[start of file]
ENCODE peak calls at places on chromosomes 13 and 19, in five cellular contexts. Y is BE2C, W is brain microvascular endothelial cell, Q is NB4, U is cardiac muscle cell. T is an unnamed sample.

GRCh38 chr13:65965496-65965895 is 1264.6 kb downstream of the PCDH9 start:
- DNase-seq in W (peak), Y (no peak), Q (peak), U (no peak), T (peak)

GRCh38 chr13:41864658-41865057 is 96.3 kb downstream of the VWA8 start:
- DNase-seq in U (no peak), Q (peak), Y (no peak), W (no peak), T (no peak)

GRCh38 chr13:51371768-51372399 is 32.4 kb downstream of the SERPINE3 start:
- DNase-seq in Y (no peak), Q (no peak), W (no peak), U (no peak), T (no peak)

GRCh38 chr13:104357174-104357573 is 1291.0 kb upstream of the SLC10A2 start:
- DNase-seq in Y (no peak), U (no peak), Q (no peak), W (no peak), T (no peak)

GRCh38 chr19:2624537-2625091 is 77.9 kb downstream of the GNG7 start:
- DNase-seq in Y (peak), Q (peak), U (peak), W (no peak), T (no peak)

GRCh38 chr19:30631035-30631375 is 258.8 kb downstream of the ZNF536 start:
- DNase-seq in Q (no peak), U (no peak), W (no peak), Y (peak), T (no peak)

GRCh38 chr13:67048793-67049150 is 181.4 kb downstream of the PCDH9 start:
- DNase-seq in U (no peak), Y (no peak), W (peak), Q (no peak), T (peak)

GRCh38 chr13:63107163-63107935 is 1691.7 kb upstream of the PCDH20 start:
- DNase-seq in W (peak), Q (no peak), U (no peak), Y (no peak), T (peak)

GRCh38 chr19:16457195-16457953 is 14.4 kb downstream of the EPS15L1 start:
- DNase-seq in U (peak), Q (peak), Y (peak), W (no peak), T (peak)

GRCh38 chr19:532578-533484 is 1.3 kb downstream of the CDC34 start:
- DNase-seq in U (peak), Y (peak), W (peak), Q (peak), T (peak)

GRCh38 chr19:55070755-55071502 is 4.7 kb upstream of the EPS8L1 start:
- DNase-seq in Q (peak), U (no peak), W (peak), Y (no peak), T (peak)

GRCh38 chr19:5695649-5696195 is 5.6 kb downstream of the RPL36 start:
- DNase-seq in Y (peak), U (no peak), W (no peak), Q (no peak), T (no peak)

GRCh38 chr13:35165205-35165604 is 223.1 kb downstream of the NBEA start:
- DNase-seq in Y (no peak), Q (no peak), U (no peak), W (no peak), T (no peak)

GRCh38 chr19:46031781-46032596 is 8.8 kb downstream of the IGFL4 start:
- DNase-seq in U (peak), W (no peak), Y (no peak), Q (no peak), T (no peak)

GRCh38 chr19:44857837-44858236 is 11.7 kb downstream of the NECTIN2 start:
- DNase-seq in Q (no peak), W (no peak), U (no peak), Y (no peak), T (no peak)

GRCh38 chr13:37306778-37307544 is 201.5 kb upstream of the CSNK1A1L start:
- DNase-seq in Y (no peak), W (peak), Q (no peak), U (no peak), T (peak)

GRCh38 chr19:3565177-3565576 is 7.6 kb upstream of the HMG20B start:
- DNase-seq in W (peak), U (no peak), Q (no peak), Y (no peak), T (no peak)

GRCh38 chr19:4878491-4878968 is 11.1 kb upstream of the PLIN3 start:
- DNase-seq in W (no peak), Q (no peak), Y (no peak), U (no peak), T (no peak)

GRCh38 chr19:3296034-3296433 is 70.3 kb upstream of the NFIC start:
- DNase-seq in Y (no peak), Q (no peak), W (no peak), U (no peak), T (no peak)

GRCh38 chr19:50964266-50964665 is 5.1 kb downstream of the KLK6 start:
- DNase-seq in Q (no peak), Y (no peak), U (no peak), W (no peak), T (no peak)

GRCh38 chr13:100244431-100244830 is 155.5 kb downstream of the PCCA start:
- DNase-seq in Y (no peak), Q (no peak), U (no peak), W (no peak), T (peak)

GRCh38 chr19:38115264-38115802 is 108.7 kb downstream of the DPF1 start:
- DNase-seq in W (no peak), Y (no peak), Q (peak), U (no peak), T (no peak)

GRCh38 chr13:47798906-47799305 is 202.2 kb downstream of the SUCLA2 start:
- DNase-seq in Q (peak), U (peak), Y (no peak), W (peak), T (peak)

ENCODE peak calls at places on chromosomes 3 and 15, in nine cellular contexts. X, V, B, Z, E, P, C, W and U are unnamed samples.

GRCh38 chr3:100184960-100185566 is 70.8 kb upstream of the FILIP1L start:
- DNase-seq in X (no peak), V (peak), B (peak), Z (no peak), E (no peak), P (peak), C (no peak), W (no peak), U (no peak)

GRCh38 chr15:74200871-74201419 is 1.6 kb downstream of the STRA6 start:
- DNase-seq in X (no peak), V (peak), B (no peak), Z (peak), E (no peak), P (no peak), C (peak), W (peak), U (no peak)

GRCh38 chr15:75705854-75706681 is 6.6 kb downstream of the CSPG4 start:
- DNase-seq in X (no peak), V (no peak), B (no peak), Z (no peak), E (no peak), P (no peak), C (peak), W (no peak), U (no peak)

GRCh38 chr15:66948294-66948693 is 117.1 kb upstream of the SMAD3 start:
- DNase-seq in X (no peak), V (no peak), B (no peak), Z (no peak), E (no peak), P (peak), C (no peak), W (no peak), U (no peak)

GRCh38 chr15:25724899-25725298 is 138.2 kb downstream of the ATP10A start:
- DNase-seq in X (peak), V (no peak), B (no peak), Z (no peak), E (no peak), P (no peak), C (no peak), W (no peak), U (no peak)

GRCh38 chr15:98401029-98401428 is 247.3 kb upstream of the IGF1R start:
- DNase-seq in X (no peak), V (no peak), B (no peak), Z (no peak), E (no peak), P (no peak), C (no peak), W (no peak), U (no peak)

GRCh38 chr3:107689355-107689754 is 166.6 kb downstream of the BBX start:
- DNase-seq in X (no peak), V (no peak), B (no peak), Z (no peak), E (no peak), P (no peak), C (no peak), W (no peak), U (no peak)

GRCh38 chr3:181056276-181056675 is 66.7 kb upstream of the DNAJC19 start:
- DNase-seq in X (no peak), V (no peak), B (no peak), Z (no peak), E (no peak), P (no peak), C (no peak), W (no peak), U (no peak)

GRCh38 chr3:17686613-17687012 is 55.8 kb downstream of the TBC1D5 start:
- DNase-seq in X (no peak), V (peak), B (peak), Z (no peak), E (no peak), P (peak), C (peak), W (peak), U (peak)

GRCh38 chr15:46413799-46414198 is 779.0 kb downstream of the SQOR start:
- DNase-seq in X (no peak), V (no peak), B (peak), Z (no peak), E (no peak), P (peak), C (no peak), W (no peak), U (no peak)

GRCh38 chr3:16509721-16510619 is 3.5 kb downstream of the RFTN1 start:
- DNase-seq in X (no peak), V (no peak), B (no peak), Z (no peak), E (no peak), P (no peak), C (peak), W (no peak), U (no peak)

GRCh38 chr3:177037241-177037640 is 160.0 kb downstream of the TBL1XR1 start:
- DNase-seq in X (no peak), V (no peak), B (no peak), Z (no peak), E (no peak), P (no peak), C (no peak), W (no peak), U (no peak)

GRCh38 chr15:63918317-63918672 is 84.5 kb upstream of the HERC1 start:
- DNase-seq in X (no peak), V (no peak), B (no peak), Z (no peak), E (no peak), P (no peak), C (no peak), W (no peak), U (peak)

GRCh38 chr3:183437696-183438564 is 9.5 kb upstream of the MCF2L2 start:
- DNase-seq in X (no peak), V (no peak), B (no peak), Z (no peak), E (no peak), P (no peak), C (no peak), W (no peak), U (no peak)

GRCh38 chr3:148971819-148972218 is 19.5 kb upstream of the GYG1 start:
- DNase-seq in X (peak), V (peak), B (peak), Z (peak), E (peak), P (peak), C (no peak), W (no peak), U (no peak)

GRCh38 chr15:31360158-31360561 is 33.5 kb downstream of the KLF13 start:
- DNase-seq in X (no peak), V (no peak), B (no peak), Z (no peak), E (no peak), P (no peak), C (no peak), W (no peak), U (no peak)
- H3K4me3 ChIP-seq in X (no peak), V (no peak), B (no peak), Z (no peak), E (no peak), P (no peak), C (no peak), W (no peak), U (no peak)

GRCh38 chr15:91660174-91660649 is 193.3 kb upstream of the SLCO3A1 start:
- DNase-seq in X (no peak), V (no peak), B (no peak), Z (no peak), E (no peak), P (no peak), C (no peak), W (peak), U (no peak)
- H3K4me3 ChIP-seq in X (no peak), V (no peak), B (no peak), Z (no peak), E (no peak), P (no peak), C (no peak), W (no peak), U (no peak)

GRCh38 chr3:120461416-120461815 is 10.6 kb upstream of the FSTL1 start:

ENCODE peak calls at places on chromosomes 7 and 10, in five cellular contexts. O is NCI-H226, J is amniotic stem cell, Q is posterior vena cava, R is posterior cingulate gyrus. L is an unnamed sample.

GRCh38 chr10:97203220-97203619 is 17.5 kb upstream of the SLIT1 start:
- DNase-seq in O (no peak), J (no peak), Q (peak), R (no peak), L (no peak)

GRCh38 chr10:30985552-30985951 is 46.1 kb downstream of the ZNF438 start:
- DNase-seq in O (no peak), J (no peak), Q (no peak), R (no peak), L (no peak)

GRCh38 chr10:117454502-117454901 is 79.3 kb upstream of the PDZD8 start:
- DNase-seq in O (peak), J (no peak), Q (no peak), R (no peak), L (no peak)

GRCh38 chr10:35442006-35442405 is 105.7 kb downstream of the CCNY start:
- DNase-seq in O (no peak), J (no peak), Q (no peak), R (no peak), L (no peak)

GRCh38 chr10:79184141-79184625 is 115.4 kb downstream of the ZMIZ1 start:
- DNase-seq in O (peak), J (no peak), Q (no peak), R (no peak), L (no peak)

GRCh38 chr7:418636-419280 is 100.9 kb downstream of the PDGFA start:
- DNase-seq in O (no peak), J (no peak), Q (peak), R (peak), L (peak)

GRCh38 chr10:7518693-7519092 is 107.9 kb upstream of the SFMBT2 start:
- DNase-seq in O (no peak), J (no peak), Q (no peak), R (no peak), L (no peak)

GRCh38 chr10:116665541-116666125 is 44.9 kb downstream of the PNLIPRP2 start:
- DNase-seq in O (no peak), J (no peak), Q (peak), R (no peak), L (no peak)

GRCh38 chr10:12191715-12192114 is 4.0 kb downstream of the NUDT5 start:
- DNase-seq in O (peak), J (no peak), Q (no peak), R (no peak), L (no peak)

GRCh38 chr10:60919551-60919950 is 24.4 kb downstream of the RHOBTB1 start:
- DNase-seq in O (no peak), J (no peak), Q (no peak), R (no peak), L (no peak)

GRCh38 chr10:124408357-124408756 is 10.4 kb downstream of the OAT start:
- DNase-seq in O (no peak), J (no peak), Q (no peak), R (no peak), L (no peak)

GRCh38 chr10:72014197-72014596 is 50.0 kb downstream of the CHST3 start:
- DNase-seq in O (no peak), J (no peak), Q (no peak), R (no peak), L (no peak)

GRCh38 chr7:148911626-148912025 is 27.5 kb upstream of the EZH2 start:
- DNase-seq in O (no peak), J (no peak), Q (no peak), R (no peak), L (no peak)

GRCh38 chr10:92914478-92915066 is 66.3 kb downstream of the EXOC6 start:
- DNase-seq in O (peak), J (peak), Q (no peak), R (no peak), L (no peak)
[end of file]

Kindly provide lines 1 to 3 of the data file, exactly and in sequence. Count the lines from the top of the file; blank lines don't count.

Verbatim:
ENCODE peak calls at places on chromosomes 13 and 19, in five cellular contexts. Y is BE2C, W is brain microvascular endothelial cell, Q is NB4, U is cardiac muscle cell. T is an unnamed sample.

GRCh38 chr13:65965496-65965895 is 1264.6 kb downstream of the PCDH9 start:
- DNase-seq in W (peak), Y (no peak), Q (peak), U (no peak), T (peak)